I occasionally post on how intellectuals tend to misuse public opinion surveys, often to argue that the public agrees with their policy preferences. I do think there are a few questions the public is capable of responding to in a semi-coherent fashion, such as “should the death penalty be abolished.” But when you get into the area of complex economic policy, then public opinion is just gibberish—it completely depends on how you frame the question. This was triggered by a recent Ezra Klein post:
Policy hasn’t tracked public preferences very closely. In polls, Americans have clearly supported higher taxes on the rich and a much more punitive approach to banker compensation.
That’s one way of asking the question—should the filthy rich and evil bankers pay more? But what if you ask the public what they consider to be the appropriate top income tax rate?
Three-quarters of likely voters believe the nation’s top earners should pay lower, not higher, tax rates, according to a new poll for The Hill.
The big majority opted for a lower tax bill when asked to choose specific rates; precisely 75 percent said the right level for top earners was 30 percent or below.
The current rate for top earners is 35 percent. Only 4 percent thought it was appropriate to take 40 percent, which is approximately the level that President Obama is seeking from January 2013 onward.
In another article I discovered:
Here’s how the numbers shake out:
“” 21 percent of respondents recommend a rate below 20 percent;
“” 17 percent recommend a rate of 20 percent;
“” 23 percent recommend a 25 percent rate;
“” 14 percent recommend a 30 percent rate;
“” 13 percent recommend a 35 percent rate;
“” 4 percent recommend a 40 percent rate;
“” no one recommends a 45 percent rate.
No one!!! Obama’s new tax bill calls for a top federal income tax rate of 43.4% in 2013, meaning the rich will face 50% tax rates in NY and California. Krugman and Saez favor still higher rates. I guess they weren’t asked.
Just to be clear, I’m not claiming the public agrees with me. I think both my survey an Ezra’s survey are nonsense. And one reason is that the public doesn’t understand taxes. Actually, forget about the public, I’d estimate that half the economists I talk to don’t understand that taxes on capital are double taxing the same wage income. That Buffett’s comment about paying 15% taxes is nonsense. If every voter were as well informed as Matt Yglesias (who favors a progressive consumption tax, which would amount to about a 1% income tax on Buffett), then we could survey public opinion on tax and spending questions.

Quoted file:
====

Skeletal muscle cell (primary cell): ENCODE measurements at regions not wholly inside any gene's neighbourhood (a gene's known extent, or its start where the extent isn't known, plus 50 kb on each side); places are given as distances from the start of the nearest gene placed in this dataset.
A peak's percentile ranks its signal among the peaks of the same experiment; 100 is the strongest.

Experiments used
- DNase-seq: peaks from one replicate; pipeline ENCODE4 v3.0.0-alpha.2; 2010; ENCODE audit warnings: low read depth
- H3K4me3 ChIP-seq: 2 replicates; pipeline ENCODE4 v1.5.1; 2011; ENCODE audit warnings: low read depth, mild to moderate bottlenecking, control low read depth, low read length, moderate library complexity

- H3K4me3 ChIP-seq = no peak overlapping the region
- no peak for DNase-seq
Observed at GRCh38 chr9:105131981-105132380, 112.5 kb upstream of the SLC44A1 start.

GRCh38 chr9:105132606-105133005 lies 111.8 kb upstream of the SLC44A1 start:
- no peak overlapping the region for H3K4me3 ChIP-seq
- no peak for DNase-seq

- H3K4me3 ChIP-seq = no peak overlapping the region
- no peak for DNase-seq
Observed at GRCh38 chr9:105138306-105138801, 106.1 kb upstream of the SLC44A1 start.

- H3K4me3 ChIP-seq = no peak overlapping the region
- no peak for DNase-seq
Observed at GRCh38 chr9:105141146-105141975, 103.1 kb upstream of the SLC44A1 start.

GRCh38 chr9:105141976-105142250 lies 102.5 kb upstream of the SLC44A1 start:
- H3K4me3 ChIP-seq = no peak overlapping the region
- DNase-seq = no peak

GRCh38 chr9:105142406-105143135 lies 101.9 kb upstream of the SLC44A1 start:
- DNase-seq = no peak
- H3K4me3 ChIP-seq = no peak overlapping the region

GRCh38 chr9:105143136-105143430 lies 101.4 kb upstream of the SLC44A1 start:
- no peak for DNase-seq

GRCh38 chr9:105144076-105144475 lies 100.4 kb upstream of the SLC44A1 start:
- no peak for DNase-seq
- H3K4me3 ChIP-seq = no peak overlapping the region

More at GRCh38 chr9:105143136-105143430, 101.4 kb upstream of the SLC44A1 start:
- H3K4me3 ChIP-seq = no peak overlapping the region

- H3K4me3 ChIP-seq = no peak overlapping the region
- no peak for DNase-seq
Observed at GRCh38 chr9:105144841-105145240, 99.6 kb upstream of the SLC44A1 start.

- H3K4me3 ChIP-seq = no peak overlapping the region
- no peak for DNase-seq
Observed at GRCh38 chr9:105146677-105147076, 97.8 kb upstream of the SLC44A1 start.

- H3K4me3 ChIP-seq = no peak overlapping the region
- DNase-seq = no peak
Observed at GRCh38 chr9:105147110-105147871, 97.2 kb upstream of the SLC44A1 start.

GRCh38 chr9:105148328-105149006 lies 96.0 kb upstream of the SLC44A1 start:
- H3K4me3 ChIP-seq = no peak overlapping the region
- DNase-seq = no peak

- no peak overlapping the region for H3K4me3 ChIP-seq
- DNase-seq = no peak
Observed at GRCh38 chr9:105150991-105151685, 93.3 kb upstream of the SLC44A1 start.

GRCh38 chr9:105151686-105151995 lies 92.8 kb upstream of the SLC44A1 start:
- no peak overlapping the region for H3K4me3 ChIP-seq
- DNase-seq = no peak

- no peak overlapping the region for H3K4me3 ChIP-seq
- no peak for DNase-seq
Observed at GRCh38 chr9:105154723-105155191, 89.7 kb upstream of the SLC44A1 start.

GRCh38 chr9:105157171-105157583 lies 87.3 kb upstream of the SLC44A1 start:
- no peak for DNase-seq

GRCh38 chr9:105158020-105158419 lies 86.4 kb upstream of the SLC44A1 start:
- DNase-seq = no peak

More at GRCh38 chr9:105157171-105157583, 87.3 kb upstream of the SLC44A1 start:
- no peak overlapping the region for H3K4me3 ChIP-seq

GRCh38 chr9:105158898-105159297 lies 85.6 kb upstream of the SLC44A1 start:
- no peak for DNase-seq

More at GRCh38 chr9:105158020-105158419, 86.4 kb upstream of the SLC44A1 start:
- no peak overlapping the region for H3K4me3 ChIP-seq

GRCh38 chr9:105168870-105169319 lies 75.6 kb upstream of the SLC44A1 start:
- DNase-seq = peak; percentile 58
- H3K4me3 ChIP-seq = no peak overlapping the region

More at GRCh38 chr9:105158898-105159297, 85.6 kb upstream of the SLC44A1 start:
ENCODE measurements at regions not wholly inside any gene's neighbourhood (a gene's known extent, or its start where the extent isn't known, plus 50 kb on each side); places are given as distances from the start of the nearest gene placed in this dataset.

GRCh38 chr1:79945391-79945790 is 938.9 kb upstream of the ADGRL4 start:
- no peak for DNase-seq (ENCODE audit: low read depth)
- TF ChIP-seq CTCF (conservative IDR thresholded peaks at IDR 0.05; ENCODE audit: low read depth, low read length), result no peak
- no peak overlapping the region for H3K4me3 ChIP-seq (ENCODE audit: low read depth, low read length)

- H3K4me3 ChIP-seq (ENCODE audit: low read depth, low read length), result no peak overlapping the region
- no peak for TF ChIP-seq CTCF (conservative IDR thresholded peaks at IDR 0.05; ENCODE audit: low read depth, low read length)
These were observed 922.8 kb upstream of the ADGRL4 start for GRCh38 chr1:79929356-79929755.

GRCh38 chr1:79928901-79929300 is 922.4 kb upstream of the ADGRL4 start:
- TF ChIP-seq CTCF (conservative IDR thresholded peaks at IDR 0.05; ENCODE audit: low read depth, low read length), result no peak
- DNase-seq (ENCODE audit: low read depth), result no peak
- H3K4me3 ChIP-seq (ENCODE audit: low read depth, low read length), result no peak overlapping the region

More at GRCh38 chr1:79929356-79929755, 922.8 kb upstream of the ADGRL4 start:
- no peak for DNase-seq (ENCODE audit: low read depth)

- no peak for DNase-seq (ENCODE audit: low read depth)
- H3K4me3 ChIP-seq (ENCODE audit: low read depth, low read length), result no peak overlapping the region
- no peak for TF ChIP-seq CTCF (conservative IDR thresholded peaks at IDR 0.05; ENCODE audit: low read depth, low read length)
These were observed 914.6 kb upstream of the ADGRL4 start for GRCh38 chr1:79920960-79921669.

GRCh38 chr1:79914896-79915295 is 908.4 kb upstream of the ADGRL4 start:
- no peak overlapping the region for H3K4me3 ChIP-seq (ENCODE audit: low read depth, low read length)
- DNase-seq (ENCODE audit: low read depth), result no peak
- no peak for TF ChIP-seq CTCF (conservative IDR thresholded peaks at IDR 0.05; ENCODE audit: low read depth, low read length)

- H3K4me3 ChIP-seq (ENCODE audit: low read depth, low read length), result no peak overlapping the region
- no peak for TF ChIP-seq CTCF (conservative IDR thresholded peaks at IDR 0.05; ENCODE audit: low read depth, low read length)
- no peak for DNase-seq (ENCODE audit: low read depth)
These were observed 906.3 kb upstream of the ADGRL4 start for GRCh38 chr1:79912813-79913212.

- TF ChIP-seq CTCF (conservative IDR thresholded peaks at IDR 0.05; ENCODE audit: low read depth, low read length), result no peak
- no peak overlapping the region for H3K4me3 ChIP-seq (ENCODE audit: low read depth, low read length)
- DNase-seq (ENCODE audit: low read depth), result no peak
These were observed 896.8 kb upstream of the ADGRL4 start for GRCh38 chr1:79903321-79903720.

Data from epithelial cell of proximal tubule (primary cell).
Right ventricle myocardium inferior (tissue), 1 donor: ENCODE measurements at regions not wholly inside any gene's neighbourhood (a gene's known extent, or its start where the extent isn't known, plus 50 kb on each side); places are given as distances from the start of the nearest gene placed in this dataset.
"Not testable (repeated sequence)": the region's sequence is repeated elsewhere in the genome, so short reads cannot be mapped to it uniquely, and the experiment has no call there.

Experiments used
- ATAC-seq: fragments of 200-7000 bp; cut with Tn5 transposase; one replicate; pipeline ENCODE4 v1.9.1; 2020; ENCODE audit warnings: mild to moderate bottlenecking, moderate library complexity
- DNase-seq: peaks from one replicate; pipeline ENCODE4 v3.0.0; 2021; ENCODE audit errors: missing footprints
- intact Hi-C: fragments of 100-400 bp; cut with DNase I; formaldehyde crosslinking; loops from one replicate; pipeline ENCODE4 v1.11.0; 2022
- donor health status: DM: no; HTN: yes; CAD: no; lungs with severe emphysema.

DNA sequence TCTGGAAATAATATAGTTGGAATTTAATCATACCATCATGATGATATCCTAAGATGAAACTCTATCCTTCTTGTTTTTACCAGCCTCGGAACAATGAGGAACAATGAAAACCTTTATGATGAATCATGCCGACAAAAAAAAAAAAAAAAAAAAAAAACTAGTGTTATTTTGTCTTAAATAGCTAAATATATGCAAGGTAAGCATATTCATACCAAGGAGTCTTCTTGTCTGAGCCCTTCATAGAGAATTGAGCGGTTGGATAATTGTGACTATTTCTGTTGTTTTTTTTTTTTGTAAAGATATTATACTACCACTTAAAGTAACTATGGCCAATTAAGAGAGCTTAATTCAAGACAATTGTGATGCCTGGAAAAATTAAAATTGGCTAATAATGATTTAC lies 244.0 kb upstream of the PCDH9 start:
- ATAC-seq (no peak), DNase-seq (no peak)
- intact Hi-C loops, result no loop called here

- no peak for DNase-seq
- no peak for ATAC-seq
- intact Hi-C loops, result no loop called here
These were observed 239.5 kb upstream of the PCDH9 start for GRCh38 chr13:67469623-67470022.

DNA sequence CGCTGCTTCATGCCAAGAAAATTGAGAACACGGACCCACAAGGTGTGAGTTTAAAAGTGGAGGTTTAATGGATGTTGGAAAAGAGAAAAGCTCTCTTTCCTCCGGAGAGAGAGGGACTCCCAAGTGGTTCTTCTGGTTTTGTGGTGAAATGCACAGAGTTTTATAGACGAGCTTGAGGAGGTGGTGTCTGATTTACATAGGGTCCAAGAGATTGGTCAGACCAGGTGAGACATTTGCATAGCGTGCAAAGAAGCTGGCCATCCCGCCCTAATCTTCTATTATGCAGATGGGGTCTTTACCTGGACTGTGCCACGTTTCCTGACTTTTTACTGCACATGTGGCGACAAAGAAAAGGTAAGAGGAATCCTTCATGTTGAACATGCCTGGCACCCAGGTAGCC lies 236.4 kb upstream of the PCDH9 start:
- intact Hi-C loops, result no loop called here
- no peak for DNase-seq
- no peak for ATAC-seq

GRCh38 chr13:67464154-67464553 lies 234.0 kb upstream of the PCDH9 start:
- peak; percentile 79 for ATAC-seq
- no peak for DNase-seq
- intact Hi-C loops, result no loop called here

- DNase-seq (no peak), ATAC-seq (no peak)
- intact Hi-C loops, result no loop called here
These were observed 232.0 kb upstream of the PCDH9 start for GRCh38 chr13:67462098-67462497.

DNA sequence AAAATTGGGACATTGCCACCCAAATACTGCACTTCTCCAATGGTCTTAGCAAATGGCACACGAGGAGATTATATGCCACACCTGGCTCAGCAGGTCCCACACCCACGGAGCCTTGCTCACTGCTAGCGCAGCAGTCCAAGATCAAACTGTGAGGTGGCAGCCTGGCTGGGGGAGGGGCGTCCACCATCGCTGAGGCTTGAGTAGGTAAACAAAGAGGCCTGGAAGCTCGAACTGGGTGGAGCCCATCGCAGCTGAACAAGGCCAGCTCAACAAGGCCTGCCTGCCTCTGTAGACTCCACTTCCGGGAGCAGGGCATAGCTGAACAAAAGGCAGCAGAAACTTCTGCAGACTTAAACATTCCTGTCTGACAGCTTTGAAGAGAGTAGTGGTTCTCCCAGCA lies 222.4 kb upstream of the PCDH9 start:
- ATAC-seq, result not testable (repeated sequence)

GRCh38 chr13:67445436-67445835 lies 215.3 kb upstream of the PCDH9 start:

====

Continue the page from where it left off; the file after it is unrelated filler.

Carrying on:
But right now? Suppose you ask the public if spending $689 billion on the military is too much or too little. Then ask them whether spending 4.1% of national income on the military is too much or too little. Then ask them whether they believe we are currently spending too much or too little on the military. Those who believe in “public opinion” presumably believe there would be some sort of coherence to the answers to these three questions. (BTW, I pulled these numbers out of the air—even I have no idea how much we spend.)
And the public’s numbers don’t even add up—they want pie in the sky and lower taxes and more government goodies. If you simply sat them down and showed them the books they’d radically alter their policy views.
Pundits everywhere; can we please stop talking about public opinion on complex policy questions?
BTW, I don’t mean to pick on Ezra, who’s one of the best. Everyone does this, I just happened to run across his link in an Arnold Kling post which contains this comment:
On a substantive point, I agree [with Tyler Cowen] that public opposition to inflationary monetary policy is a factor. But is that anything new? It seems to me that since the 1960s elite economists have been periodically saying that it would be better to live with higher inflation and the public has been saying, “No!” The public opposition predates recent developments, either in terms of the recession or in terms of declining trust.]
The public has no idea what Bernanke means when he calls for higher inflation. For Bernanke, that’s a code word for “higher real incomes for Americans.” But the public sees inflation 100% in supply-side terms, as higher prices HOLDING MY INCOME FIXED. In that environment it makes zero sense to talk about the public’s view of inflation. Yes, they don’t like falling real incomes, but no one is proposing that. We’ve averaged 1.1% inflation over the past 46 months. Anybody think the public is enjoying those low inflation rates more than the 2-3% inflation of the Clinton years?
I thought not.